Supercharge your Cloud NAT: Introducing new Cloud NAT features
Cloud NAT is our fully-managed, proxy-less, Network Address Translation offering. It is completely implemented at the Andromeda SDN layer, offering superior performance and effortless scale. With it, Compute Engine and Google Kubernetes Engine (GKE) workloads can access internet resources in a scalable and secure manner, without exposing the workloads running on them to outside access using external IPs.
Cloud NAT essentially works by “stretching” external IP addresses across many instances. It does so by dividing the available source ports per external IP equally across all in-scope instances. Through the use of IP auto-allocation we automate the process of expanding external IP addresses allocated to your NAT gateway.
Although adequate for the majority of customer workloads, some monitoring best practices recommend that all instances have enough external ports to communicate out to the internet.
We are thrilled to announce new Cloud NAT features that improve its scalability, flexibility and performance!
Cloud NAT Dynamic Port Allocation
Cloud NAT Customized TCP timewait
Cloud NAT Rules
More ports when you need them: Introducing Dynamic Port Allocation
One of the main best practices of monitoring Cloud NAT is keeping an eye on the availability of ports for your workloads. This is acutely important when your workloads open many parallel connections to the same destination on the internet.
Before Dynamic Port Allocation (DPA), all instances had to get equal amounts of port allocations behind the same NAT gateway.
As you can probably imagine, this works well when connections to external endpoints are evenly spread out across all workloads. However, if certain nodes need to open many connections externally while others don’t, you end up needing to increase the port allocation (using the minimum ports per node configuration) for all nodes and wasting valuable external IP resources.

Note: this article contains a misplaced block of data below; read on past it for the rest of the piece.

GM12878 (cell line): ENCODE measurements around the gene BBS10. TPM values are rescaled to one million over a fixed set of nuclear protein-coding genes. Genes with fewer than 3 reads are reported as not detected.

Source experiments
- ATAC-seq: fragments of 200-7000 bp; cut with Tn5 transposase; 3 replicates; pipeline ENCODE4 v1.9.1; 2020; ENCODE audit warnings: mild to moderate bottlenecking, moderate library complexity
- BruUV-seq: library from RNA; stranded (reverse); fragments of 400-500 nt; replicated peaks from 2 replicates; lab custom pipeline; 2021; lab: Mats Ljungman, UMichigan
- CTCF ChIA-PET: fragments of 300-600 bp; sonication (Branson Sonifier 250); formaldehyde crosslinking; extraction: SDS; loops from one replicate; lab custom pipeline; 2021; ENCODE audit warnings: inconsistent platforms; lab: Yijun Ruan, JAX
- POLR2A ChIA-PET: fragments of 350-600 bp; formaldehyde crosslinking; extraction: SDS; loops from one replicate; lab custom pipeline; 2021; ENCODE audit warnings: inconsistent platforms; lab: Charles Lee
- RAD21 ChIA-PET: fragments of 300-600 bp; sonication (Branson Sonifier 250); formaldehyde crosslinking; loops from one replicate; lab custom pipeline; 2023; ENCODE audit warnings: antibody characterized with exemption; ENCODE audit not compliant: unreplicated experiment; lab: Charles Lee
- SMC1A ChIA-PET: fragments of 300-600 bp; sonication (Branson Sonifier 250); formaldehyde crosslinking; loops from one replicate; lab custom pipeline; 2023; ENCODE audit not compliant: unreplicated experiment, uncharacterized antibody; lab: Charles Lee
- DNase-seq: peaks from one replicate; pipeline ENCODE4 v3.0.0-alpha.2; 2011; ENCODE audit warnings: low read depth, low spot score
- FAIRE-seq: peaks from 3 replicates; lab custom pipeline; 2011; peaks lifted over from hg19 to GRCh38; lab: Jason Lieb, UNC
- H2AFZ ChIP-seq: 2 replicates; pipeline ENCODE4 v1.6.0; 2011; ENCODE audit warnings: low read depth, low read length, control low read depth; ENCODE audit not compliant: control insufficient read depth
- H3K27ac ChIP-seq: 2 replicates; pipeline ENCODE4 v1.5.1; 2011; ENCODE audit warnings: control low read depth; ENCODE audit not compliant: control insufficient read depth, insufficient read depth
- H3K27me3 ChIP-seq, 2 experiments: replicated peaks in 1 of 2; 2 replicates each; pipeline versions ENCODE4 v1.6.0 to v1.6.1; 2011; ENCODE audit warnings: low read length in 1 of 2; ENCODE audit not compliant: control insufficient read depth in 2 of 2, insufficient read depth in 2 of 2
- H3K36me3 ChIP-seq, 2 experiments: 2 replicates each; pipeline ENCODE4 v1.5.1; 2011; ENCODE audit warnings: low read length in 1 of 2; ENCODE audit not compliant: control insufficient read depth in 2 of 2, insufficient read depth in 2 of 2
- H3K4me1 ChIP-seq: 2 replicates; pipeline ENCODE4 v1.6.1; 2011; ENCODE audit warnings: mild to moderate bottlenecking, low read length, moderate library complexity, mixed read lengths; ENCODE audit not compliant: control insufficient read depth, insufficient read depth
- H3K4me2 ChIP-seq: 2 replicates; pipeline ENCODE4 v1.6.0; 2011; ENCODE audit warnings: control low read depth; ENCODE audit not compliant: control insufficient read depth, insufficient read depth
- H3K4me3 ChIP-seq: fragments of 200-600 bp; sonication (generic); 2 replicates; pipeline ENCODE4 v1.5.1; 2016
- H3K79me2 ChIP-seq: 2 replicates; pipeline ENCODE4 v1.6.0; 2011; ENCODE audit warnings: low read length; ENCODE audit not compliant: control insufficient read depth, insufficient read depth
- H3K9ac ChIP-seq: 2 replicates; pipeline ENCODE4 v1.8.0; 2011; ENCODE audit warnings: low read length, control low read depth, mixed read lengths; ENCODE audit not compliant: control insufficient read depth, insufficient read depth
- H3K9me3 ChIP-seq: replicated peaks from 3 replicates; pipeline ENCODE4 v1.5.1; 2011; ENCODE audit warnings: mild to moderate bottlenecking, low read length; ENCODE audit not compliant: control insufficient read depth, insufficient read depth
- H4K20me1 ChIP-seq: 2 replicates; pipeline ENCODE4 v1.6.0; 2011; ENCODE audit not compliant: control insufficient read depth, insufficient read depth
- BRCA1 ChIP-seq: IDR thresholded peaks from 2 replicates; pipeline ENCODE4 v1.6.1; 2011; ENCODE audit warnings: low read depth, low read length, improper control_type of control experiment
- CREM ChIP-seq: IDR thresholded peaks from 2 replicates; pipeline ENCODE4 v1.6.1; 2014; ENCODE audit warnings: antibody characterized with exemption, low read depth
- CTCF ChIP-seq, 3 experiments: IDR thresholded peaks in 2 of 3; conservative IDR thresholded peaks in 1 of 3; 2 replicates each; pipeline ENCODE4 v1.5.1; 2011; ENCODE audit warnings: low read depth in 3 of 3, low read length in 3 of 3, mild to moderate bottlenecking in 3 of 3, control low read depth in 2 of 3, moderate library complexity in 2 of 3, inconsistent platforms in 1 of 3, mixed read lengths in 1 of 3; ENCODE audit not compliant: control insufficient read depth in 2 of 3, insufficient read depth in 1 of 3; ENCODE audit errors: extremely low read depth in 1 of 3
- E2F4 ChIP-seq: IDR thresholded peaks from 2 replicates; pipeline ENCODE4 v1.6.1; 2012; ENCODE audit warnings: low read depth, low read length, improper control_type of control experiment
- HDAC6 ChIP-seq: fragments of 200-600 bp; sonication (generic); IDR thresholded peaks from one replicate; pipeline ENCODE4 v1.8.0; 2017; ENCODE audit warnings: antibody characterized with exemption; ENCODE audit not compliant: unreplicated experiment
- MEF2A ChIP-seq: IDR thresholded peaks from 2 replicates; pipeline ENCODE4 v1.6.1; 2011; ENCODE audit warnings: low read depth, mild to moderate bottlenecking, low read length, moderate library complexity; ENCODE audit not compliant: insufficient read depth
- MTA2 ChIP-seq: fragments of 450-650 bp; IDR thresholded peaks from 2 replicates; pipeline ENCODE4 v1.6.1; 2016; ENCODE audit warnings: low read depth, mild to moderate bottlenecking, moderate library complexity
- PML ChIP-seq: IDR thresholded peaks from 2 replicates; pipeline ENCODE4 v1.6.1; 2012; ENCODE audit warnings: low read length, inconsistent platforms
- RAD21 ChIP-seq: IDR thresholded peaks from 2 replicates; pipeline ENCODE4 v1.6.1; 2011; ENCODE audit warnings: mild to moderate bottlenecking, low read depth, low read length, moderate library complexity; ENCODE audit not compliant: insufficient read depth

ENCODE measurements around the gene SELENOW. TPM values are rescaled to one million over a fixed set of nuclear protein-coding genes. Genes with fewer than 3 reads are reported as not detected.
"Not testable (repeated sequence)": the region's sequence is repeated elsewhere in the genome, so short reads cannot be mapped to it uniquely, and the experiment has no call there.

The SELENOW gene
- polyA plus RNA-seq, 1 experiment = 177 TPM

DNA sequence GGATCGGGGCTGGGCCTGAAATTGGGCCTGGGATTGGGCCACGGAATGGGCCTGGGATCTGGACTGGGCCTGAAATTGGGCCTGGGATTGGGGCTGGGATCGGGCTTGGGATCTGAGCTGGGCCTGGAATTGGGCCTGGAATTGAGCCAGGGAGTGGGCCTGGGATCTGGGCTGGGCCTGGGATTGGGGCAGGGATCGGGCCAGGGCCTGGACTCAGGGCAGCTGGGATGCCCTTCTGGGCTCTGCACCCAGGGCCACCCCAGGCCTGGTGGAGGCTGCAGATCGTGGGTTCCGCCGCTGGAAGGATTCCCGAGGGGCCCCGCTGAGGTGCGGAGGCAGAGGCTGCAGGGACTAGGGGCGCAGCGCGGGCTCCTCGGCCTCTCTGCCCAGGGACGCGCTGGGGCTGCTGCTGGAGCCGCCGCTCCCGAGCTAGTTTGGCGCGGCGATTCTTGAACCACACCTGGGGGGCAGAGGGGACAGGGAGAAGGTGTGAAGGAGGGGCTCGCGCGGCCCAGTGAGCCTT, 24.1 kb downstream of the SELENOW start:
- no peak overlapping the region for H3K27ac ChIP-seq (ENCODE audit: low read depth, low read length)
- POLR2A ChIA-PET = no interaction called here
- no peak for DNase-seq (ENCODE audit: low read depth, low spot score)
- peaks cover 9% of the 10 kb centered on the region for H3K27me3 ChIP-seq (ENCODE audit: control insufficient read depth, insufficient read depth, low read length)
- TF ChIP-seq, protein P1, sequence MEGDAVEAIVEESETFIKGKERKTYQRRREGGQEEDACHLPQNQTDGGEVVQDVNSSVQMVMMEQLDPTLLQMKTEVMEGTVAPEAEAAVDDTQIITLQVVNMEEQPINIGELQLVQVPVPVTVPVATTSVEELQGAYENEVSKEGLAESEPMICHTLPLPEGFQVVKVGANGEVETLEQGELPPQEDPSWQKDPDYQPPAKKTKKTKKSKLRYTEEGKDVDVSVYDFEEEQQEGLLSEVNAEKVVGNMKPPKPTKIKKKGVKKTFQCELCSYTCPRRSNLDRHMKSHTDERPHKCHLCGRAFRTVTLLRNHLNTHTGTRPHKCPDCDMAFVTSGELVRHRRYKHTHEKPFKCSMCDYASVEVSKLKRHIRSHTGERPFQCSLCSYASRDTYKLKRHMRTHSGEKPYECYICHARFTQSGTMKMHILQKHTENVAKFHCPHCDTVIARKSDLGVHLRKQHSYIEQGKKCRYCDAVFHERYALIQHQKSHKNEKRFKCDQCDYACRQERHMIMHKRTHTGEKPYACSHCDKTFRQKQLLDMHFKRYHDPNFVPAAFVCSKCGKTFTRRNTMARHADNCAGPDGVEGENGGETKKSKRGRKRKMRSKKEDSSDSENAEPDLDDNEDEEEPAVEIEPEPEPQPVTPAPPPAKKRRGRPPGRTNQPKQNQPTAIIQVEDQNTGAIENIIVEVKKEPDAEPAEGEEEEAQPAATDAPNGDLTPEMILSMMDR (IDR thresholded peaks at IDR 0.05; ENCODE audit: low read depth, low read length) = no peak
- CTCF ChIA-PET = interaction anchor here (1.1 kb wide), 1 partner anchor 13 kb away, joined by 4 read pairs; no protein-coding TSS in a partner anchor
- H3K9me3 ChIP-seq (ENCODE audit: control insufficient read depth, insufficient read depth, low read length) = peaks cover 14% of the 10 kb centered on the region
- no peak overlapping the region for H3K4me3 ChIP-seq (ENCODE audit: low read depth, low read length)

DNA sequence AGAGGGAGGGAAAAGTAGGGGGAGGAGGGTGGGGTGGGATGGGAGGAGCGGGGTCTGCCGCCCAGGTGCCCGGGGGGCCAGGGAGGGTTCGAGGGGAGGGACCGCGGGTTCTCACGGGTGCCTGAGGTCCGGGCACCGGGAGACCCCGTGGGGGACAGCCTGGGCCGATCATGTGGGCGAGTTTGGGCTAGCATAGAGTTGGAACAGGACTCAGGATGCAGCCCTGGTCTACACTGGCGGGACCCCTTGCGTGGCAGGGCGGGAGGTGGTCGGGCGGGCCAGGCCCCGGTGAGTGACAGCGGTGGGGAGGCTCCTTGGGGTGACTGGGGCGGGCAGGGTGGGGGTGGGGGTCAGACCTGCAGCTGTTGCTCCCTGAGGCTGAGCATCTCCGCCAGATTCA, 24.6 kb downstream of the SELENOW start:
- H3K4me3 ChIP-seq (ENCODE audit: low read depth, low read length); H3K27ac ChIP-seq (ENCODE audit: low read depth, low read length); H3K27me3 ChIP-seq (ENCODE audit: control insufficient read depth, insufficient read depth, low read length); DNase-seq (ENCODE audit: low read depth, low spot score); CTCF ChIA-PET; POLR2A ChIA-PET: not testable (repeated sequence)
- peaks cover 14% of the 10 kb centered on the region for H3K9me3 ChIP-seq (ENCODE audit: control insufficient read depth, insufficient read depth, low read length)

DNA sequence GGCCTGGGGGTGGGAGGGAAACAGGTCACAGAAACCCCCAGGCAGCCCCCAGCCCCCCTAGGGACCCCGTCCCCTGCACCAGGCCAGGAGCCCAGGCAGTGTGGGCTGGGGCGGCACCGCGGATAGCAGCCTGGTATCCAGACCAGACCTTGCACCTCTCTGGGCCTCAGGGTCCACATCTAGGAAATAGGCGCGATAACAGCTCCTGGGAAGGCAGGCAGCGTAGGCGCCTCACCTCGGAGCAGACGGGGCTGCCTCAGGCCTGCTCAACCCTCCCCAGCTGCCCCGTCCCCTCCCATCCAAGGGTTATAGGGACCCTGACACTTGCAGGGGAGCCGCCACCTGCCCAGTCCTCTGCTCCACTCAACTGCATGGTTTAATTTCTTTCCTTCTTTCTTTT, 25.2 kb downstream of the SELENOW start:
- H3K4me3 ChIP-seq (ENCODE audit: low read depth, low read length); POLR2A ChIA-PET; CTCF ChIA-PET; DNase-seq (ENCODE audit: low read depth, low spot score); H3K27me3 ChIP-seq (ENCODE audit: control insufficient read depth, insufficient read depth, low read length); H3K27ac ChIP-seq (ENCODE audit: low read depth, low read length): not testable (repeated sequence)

For example, a 4,000-instance deployment behind a NAT gateway with a 1,024 ports-per-node configuration would need 64 external IP addresses allocated to the NAT gateway. Now say one of these nodes needs to burst, on occasion, to 4,096 ports, then you would have to bump that configuration for all nodes and end up allocating 254 external IP addresses (almost a /24’s worth of external IPs). While the one node will now have the ports it needs, all the other 3999 nodes will have 4,096 ports allocated that they don’t really require and will be sitting mostly idle.
DPA solves this problem elegantly; it allows you to configure both a “Minimum ports per VM” and “Maximum ports per VM” for a NAT gateway. When a node starts using up ports and getting close to exhausting its “Minimum ports per VM” configuration, DPA will automatically allocate it --and only it-- more ports (doubling current port count each time) and keep allocating it more ports as necessary up to the configured “Maximum ports per VM” setting. And conversely, when the node releases more than half of its connections the NAT gateway will deallocate the extra ports until it gets back to the configured “Minimum ports per VM”.